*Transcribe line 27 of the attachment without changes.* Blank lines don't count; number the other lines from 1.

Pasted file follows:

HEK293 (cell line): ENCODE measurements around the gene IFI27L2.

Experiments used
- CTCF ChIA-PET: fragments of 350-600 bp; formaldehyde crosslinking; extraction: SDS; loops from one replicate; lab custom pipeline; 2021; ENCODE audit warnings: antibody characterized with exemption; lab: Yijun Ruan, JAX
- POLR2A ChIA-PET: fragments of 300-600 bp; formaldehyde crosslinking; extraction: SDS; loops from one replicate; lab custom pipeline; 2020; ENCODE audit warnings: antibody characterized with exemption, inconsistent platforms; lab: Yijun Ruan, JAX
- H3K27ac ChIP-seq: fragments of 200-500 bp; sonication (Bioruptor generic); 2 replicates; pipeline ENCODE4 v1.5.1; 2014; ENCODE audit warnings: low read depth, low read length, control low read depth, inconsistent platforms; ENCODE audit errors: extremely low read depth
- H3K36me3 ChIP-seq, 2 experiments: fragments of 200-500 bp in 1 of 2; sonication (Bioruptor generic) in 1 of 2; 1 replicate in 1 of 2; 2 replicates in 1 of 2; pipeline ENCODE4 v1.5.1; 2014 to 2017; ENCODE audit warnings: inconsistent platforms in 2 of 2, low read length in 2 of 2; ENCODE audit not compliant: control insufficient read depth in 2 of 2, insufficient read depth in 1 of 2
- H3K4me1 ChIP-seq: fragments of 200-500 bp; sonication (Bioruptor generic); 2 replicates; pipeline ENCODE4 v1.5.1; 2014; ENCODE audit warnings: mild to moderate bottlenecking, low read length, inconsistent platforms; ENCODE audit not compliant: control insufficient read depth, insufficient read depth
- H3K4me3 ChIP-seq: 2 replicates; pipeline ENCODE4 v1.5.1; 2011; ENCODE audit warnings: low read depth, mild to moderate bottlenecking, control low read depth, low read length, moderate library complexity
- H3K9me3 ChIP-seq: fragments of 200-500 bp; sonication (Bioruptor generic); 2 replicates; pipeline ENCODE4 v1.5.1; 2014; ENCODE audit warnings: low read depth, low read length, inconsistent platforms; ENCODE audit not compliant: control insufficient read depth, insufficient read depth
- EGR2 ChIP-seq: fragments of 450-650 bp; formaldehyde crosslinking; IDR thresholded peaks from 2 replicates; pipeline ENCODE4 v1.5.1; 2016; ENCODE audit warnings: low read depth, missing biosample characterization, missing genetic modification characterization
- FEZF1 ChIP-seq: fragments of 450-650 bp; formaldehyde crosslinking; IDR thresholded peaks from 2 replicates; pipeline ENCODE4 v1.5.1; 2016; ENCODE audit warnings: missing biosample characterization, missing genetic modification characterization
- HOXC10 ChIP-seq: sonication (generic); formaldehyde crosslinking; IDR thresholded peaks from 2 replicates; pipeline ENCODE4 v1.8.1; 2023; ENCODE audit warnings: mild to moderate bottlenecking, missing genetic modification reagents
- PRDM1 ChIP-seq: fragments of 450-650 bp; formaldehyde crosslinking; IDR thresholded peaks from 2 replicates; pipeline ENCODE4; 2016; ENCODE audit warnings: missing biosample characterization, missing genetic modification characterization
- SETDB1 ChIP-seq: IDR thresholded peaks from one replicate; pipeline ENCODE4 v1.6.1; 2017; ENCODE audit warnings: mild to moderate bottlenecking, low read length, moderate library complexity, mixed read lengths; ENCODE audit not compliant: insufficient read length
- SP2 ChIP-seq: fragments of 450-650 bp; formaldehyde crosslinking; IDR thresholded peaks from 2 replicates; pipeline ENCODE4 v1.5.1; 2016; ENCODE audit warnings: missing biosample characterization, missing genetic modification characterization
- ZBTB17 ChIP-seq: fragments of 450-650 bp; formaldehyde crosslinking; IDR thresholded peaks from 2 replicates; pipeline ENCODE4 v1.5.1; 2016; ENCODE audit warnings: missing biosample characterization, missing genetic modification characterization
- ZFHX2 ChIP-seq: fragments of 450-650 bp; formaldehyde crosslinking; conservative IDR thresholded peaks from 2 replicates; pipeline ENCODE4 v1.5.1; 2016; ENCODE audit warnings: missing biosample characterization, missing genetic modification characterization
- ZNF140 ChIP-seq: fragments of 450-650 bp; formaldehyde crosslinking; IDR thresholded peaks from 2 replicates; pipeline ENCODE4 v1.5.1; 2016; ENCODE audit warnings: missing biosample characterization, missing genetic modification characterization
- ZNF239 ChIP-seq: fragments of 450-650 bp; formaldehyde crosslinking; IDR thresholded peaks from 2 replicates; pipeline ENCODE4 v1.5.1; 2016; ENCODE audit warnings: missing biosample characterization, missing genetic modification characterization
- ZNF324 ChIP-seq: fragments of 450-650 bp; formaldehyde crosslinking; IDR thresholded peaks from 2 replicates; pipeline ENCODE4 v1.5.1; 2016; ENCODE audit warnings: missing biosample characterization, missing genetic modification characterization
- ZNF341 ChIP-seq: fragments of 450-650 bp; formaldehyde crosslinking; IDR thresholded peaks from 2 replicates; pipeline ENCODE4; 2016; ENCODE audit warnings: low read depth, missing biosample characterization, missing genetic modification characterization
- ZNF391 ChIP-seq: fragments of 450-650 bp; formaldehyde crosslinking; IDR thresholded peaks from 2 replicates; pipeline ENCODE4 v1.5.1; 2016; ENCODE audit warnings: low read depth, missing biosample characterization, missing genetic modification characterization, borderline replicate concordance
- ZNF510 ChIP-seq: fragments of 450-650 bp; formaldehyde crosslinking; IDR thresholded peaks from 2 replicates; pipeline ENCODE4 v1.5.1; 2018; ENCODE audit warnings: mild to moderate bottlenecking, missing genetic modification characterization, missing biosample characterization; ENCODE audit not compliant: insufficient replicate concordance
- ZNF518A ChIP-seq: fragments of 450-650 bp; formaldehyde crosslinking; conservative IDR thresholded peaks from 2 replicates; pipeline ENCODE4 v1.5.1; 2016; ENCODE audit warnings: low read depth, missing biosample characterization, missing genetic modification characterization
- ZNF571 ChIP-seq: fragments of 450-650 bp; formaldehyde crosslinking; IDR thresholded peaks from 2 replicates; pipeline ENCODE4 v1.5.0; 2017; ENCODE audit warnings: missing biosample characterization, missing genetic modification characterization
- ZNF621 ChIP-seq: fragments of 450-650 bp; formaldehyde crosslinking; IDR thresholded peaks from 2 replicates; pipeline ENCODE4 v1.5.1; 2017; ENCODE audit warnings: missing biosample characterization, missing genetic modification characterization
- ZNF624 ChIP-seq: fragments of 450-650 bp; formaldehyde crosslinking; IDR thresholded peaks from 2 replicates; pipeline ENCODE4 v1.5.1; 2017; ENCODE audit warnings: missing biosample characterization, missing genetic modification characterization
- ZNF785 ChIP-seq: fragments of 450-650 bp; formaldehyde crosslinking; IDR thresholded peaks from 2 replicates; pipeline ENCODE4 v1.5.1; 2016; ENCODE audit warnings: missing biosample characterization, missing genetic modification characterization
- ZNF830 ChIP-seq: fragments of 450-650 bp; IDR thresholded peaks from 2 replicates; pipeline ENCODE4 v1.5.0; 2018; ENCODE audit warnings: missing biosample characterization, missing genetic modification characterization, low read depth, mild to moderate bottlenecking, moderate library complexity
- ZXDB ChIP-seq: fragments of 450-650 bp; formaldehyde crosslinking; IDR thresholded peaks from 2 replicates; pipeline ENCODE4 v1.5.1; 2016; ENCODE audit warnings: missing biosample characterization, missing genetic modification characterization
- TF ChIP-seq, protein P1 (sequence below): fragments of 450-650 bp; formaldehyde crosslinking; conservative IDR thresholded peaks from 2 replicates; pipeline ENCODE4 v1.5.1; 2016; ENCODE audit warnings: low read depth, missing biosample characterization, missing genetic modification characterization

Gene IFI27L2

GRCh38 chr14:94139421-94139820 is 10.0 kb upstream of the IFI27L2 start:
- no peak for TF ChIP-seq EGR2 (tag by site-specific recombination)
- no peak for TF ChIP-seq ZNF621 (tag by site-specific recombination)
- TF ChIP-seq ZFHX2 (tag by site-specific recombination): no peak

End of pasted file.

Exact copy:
- ZNF624 ChIP-seq: fragments of 450-650 bp; formaldehyde crosslinking; IDR thresholded peaks from 2 replicates; pipeline ENCODE4 v1.5.1; 2017; ENCODE audit warnings: missing biosample characterization, missing genetic modification characterization